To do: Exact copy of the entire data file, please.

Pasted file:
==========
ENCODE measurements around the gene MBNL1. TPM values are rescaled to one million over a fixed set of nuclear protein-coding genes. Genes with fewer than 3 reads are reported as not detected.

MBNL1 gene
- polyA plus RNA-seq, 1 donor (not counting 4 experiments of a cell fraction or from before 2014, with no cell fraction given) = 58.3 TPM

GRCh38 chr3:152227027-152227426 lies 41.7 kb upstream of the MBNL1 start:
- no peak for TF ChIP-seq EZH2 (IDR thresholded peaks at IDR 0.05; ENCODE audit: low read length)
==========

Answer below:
ENCODE measurements around the gene MBNL1. TPM values are rescaled to one million over a fixed set of nuclear protein-coding genes. Genes with fewer than 3 reads are reported as not detected.

MBNL1 gene
- polyA plus RNA-seq, 1 donor (not counting 4 experiments of a cell fraction or from before 2014, with no cell fraction given) = 58.3 TPM

GRCh38 chr3:152227027-152227426 lies 41.7 kb upstream of the MBNL1 start:
- no peak for TF ChIP-seq EZH2 (IDR thresholded peaks at IDR 0.05; ENCODE audit: low read length)